Spiritsong Tarot is a deck that seeks to unify two spiritual traditions. Designed and created by Canadian artist Pauline Cassidy its primary function is to explore the Shamanic world – one in which animals are seen as having an important function as inner plane guides.
In fact, all of the animals featured in Spiritsong Tarot are said to have been based upon Shamanic and Native American symbolism.
The second function of the deck is as a tool by which the user is able to connect to their Higher Self through symbol and allegory.
1) The Manual
The Spiritsong Tarot features a small, 108-page guidebook. This includes a basic breakdown of the deck and an explanation of the meaning of its suit elements before featuring a full description of each card along with its meaning, message, keyword and reversed interpretation.
At the end of the booklet the author includes advice on how to consecrate the cards along with a small number of basic tarot spreads.
2) The Deck
The Spiritsong Tarot structure is based upon traditional framework of 22 Major Arcana, 40 Minor Arcana. and 16 Court Cards. The cards are a little larger than usual being 3in.(7.5cm) by 5in. (12.7cm).
The deck does include subtle, but nevertheless quite significant, adaptations. For example, the traditional suit of Wands has been designated Acorns, Feathers are used instead of Swords, Cups are now Shells, and Crystals are used instead of Pentacles or Disks.
More significantly though, some of the cards of the Major Arcana have been retitled as follows;
0 – THE FOOL to THE TRAVELLER
5 – THE HIEROPHANT to SHAMAN
6 – THE LOVERS to LOVE
7 – DEATH to TRANSFORMATION
8 – DEVIL to THE SHADOW
20 – JUDGMENT to AWAKENING
Traditional Court nomenclature of Page, Knight, Queen and King remains the same in this deck.
Our Review of Spiritsong Tarot by Paulina Cassidy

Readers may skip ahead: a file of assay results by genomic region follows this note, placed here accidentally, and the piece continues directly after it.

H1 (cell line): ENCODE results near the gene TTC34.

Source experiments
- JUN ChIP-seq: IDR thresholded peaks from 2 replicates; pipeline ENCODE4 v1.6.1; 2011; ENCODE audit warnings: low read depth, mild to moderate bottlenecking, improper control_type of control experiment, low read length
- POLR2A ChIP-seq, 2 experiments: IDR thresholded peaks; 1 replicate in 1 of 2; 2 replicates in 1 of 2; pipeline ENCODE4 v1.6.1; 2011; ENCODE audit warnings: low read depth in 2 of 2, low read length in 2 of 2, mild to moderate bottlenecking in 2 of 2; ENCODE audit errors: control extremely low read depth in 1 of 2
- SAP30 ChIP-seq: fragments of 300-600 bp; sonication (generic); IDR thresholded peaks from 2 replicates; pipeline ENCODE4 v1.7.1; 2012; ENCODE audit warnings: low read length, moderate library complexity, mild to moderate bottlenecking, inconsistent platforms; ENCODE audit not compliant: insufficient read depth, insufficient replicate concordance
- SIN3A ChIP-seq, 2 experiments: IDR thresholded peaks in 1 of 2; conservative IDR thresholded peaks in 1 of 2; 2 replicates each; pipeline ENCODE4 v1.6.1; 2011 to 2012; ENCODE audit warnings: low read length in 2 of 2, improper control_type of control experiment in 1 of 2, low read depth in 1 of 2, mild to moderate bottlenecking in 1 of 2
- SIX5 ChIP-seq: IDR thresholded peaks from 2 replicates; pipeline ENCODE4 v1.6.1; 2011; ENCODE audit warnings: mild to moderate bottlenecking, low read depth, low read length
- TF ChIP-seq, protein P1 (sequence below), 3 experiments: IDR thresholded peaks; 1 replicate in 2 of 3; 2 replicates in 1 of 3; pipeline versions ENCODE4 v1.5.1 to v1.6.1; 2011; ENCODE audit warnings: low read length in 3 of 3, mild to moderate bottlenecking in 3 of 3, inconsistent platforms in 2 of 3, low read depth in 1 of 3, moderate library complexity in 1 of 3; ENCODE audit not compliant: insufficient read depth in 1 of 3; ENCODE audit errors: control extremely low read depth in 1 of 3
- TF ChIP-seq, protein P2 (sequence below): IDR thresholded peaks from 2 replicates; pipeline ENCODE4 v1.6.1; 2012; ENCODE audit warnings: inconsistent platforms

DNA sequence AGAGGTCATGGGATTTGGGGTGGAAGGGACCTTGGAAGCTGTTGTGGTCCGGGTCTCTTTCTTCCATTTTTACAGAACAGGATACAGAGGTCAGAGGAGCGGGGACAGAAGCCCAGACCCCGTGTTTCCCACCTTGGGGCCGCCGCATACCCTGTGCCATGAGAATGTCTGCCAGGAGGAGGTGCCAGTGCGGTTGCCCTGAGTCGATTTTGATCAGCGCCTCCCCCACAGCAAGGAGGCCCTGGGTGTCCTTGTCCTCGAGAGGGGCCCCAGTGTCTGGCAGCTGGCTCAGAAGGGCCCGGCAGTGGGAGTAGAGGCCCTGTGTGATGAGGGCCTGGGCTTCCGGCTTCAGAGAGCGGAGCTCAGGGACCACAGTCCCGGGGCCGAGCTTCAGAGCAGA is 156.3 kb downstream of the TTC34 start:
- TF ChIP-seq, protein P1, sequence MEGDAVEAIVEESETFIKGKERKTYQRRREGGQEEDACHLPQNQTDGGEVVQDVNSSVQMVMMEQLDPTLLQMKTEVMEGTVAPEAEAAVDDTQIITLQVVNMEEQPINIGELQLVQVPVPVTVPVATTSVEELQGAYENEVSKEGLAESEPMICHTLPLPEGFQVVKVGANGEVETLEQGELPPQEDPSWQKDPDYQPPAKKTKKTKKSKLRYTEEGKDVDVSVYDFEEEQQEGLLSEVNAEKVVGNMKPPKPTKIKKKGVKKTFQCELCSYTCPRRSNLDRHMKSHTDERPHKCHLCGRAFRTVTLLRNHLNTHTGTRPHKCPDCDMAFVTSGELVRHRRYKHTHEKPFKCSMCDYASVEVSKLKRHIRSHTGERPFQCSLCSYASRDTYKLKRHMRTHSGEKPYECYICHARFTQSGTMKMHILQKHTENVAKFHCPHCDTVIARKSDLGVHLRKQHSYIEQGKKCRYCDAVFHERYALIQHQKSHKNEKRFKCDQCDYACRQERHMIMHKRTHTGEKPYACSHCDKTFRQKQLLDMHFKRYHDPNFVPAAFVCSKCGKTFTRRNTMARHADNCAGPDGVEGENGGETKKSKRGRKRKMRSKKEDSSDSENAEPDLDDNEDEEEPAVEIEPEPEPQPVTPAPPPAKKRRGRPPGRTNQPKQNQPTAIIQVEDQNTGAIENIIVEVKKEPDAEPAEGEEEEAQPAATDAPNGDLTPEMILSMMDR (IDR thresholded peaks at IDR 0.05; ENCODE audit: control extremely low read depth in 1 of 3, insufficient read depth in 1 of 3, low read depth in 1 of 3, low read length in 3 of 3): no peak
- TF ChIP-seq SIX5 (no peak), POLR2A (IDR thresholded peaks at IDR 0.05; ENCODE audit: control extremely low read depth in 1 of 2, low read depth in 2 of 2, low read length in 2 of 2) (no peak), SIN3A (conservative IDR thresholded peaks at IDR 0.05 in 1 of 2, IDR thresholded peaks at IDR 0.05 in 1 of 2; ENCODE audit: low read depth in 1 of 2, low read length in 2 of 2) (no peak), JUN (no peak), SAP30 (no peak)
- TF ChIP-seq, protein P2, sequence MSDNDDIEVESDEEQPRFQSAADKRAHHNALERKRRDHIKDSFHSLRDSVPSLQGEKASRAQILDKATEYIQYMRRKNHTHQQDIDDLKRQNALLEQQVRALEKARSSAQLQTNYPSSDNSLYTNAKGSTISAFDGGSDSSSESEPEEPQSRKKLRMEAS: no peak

The Spiritsong Tarot is a concerted attempt to unify traditional tarot principles along with the popular ‘animal wisdom’ type of cards that have become increasingly popular over recent years. The result, to my mind, is a mixed bag of ideas that results in a tarot deck of little practical application in any type of traditional psycho-spiritual context.
In this regard the images on the deck, as attractive as they appear, are overly simplistic and rely upon a universal understanding of what an animal represents. As we know, in Shamanism an animal guide can take on a myriad of different forms and contexts depending upon a situation. Trying to shoehorn them into a traditional tarot philosophy simply does not work and these short-comings are blaringly evident in this deck.
However, that said the deck does have a number of strong characteristics and useful applications outside of the tarot eco-system. Those users who enjoy using animal symbolism as a way of interfacing with the Shamanic Worlds will appreciate the subtlety of the card imagery as points of focus in meditation, dream, and visualisation work.
Another somewhat problematic issue with this deck – one that lends them to being somewhat less than practical in standard tarot work, is the size of the cards themselves. I have large hands and even so I found shuffling them a challenged due to the need to stretch my fingers quite so far just to hold the deck safely. This is not a deck for more petite hands for in addition to their size its overall bulkiness – a natural result of using good quality card stock I am afraid, will also create problems for the less dextrous user.
Like so many so-called ‘tarot decks’ one has the feeling that this is a collection of artistic ideas that have been forced into a traditional tarot structure rather than having been born from it. This has resulted in a deck that will not be of great value in a professional environment.
That being said, as an introduction to the value of working with power animals in a Shamanic context this deck has the potential – with a little adaptation in the way it is used by a reader, to be a useful spiritual tool. As a product the deck has been well-produced, the booklet contains some quality interpretations and the adaptations made to the card titles work well.
It is not a tarot deck that I would personally use due to its inherent short-comings as I outlined earlier but for those who love the natural world, are attracted to Shamanism, and are looking for a practical meditation tool Spiritsong Tarot is certainly a deck worth checking out.